This is the fourth and last part of my general feedback to advanced facilitators. (See here for the other parts. [Link available soon])
An important question-to-self when modelling symbolically is: Where is the client perceiving from?. Since the perspective available to a perceiver can shift every time the perceiver moves, it is doubly important to be able to track those changes. This is a sophisticated skill that takes some getting used to. It is worth learning because some clients’ landscapes will make little sense unless you can follow the changing locus of each perceiver’s attention.
Imagine a client says:
The black heart of the problem is in front of me about an arms length away. I’d like to move through the black heart and move beyond it so there is space between me and it. Then the space really opens up.
Using our Problem-Remedy-Outcome (PRO) model we can categorise each of the client’s statements:
1. The black heart of the problem is in front of me about an arms length away. [Problem]
2. I’d like to move through the black heart [Remedy]
3. and move beyond it [Remedy]
4. so there is space between me and it. [Remedy]
5. Then the space really opens up. [desired Outcome]
The first four statements all indicate the perceiver has his/her attention on the problem, “black heart” – albeit to a lesser and lesser degree. My modelling of where the client is perceiving their landscape from, schematically looks like the following (time increases from 1 to 5):
There are three named ‘spaces’ :
1. The space (in front) that is an arm’s length away
4. The space (behind) that is between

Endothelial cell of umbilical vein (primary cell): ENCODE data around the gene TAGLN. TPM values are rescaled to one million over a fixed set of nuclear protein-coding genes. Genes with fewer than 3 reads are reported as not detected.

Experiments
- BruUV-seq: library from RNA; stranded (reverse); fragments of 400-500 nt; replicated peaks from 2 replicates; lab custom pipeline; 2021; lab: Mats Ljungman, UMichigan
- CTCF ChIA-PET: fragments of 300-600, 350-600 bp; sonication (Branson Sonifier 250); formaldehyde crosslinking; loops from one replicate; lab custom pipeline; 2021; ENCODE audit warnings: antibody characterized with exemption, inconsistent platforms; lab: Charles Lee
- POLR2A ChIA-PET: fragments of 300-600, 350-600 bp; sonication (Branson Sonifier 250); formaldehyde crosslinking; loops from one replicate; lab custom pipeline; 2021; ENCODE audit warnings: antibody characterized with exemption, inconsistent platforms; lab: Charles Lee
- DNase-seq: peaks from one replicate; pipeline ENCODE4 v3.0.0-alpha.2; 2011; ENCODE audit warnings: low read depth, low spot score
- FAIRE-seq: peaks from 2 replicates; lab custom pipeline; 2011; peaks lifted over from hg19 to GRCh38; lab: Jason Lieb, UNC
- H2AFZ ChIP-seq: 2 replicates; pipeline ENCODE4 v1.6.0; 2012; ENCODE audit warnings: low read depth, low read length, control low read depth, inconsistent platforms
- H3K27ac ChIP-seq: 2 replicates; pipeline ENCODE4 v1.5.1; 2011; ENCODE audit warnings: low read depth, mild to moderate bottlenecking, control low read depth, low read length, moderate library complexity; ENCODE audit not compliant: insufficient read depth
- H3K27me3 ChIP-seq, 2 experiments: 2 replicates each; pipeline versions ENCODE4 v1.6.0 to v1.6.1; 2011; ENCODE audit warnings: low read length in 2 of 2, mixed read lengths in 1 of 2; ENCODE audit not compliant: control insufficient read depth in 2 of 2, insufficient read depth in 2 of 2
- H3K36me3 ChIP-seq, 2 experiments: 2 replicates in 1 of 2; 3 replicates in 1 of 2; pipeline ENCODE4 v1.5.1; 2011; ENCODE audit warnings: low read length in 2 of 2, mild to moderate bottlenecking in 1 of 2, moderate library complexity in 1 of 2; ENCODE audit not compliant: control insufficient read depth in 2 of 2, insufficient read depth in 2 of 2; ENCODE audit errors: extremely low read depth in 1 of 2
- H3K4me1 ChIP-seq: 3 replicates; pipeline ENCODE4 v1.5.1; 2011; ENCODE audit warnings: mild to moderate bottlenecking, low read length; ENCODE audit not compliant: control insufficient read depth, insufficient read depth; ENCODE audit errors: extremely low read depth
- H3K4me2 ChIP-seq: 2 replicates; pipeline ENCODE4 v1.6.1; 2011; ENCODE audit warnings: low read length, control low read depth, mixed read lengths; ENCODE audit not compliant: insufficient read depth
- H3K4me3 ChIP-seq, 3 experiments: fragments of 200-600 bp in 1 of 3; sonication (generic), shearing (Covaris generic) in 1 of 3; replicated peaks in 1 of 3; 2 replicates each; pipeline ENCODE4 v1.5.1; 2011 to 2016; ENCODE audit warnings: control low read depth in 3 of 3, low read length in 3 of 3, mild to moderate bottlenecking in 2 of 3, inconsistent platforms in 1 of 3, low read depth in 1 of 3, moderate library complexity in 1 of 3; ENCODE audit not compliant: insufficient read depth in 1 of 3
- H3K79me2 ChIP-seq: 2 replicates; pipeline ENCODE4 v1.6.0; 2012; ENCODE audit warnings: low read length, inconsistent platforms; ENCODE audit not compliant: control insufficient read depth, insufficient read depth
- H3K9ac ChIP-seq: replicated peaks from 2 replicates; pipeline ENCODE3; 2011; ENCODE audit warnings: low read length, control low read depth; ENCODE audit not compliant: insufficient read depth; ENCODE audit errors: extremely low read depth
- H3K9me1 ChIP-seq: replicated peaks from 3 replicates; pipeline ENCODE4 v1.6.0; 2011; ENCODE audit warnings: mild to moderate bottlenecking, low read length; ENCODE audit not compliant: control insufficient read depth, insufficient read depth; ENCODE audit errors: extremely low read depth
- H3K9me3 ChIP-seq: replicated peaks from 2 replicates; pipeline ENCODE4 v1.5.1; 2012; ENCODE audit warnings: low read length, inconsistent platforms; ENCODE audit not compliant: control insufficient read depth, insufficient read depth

5. The space (in front) that opens up
(There is possibly a space ‘inside’ heart in #2, and another ‘little space’ between heart and Perceiver in #3, but we don’t know for sure.)
The client’s attention may be able to move around this landscape at lightening like speed and when they speak about a ‘space’ they will know exactly which one they mean. As the facilitator you will need to have your wits about you to keep track. As you learn to do this, the client will feel like you are accompanying them around his or her landscape and you will have a deep rapport with both.
The next step is to ponder two questions that are effectively equivalent:
Where in the landscape, and when in the sequence, would be most useful for the client to attend to?
If we consider all the options, and not just go for the desired outcome, we can invite the client to attend to any one of the five space-time frames listed above. [There are at least two others — before #1 and after #5 — but we’ll ignore these for the time being.]
Whichever we decide, we need to choose our words carefully. We will need to set the appropriate frame by using the context-defining 2nd part of the Clean Language syntax, ‘And when/as …’, before we ask the question. Thus:
1. And when black heart of the problem is in front of you about an arms length away ……
2. And as you move through black heart ……
3. And as you move beyond black heart ……
4. And when there is space between you and black heart ……
5. And as that space really opens up ……
And then we can consider:
Within that where and when frame, what would it be most useful for the client to attend to? e.g.
1. …… is there anything else about that arms length?
2. …… what kind of move through is that?
3. …… where is that beyond?
4. …… how much space is there between you and black heart?
5. …… what kind of space is that space that really opens up?
The five questions are just examples, others could be asked. Chances are that as long as the question maintains the same time-space frame (i.e. it is a developing question), it will not matter much which question you ask since the client’s attention will be in the appropriate time and space to access the information they need.
By modelling where the client perceives from, and the time and space characteristics of their landscape we not only acknowledge the client’s inner realty from their perspective, we are able to invite them to attend to salient aspects with much greater precision. The result? The client will access places and discover things that they never knew they knew.
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If you would like to know more about how to model metaphors see Penny Tompkins and my articles: